Save the Polar Bear!
For every problem there is a solution that is clear, simple, and wrong.
– H.L. Mencken
Is the polar bear doomed on a warming Earth? In the past few years, there has been much public concern about the future of this magnificent creature, which is often seen as the symbol of the effects of climate change on the natural world.
The polar bear is considered a vulnerable species by the World Conservation Union (IUCN), and the US Government granted it protection as a “threatened” species in 2008. While it is unknown whether polar bear numbers are actually in decline, there are serious concerns that a reduction in Arctic sea ice would have a profound impact on their populations.
It has been projected that we could see a total absence of Arctic summer sea ice within our lifetimes.1 This would clearly have a devastating impact on entire ecosystems, and on Arctic marine mammals such as seals, narwhals, and bowhead whales. For many people, however,2 any concerns about the effects of global warming on Arctic environments are completely overshadowed by concerns about … polar bears. Just polar bears.
In real life polar bears may well be fearsome, devious, cold-hearted killing machines, but in photographs they often look like large white puppies or happy people in fluffy bear suits. What could be more compelling than photos of cute, cuddly, huggable bears standing on ice floes, wrestling playfully, or batting around old tires?
For those who see the polar bear, like the panda, as a teddy-like animal that must be saved at all costs (regardless of what happens to all the other life forms around it), I have been considering steps that might be undertaken to ensure that many wild polar bears will remain in the world far into the future. The white bear could thus continue indefinitely as a symbol of all that is clean and fluffy and easily anthropomorphized.
There have already been many ideas put forward for the salvation of the polar bear, some practical, some less so. Some writers have suggested, for instance, that bears be relocated to liberal cities on the North American mainland, where they can feed upon well-upholstered climate activists. Other wits have proposed that polar bears could be readily rounded up and moved to Antarctica, where there are suitable sea ice conditions and an abundance of fat-rich marine vertebrates upon which they could dine.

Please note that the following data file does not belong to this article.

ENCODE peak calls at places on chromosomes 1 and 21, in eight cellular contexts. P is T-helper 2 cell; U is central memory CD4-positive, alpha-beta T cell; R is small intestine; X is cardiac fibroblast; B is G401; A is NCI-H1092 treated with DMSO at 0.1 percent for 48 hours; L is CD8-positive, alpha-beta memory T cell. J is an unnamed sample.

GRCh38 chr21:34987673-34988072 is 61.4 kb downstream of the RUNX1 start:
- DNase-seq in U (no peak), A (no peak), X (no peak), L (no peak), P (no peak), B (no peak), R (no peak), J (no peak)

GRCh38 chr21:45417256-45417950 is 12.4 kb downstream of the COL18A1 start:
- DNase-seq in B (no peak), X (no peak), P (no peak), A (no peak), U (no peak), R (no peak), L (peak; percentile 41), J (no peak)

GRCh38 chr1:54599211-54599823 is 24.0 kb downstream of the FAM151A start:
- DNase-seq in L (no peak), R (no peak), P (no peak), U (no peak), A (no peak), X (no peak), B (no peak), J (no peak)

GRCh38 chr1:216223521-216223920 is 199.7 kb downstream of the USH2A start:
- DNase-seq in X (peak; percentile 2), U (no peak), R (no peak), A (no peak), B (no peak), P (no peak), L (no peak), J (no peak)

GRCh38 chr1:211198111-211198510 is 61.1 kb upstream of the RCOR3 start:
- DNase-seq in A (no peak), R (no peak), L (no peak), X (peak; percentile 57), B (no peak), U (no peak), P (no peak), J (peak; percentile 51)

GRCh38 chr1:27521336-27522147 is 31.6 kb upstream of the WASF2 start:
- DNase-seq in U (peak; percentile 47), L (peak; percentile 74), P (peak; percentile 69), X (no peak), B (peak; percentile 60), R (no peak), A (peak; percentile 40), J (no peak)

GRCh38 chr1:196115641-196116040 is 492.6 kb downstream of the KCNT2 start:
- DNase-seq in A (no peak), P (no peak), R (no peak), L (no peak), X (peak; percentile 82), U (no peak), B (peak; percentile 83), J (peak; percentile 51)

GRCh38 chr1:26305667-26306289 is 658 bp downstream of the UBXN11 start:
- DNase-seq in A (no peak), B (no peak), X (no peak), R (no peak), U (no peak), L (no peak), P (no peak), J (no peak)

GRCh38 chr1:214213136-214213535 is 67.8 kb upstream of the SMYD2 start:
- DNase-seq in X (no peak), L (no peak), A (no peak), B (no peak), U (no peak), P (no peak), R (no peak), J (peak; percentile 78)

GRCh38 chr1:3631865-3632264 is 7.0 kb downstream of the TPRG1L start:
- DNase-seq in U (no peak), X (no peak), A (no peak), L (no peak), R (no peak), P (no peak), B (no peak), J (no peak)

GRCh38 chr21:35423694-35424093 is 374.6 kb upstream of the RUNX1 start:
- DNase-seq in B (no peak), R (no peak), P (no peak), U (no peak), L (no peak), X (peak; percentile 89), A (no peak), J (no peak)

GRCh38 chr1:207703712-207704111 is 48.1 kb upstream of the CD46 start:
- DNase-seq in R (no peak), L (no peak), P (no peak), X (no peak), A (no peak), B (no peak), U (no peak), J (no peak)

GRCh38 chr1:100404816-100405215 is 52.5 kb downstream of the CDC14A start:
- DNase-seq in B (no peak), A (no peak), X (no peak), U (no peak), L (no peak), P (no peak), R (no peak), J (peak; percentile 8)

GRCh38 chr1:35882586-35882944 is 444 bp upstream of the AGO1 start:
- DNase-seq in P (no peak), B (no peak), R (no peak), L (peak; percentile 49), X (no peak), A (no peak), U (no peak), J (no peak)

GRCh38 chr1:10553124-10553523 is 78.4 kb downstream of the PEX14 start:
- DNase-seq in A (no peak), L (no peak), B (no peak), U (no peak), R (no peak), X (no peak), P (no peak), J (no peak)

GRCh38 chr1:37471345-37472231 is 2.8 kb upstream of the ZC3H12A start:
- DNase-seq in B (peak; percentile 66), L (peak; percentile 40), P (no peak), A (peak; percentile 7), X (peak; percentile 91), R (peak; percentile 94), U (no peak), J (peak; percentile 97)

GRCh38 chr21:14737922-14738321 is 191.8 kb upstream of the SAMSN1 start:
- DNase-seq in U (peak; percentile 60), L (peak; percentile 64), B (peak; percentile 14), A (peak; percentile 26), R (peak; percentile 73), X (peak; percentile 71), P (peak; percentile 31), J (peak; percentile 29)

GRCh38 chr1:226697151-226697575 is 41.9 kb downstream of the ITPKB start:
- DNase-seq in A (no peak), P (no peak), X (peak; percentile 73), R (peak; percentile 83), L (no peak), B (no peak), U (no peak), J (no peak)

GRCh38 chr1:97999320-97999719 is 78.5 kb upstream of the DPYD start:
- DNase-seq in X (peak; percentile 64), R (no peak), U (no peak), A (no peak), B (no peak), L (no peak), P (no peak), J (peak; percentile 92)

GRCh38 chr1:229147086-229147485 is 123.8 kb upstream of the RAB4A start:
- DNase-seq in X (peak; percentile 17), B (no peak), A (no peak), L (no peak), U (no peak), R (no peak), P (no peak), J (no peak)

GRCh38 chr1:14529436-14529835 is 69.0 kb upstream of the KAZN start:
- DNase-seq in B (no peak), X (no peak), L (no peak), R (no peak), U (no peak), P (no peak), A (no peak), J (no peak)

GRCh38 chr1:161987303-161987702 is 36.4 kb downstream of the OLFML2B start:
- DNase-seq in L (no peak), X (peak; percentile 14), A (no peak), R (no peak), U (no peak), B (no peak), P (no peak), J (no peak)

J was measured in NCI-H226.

Either of these suggestions would, however, be scientifically indefensible. Sound scientific practice for the relocation of mammal populations requires that we should only move them to areas where they lived previously, from which they have been extirpated. Such areas are typically places that could benefit from the presence of the reintroduced species, at the same time as that species is benefiting from the features of the new area. The reintroduction of species is sometimes considered as a component of rewilding, the return of habitats to their natural state.
Considering this issue as a scientist, I propose that we relocate a sustainably-sized polar bear population (say, at least a thousand of the animals) to a place where they lived in the distant past, a place where the existing natural ecosystem has been severely disrupted by human activities, a place in drastic need of rewilding. It is also a place where there is a virtually endless source of fat-rich mammals of a species so abundant that they will never be “threatened”, no matter how many are consumed by voracious bears.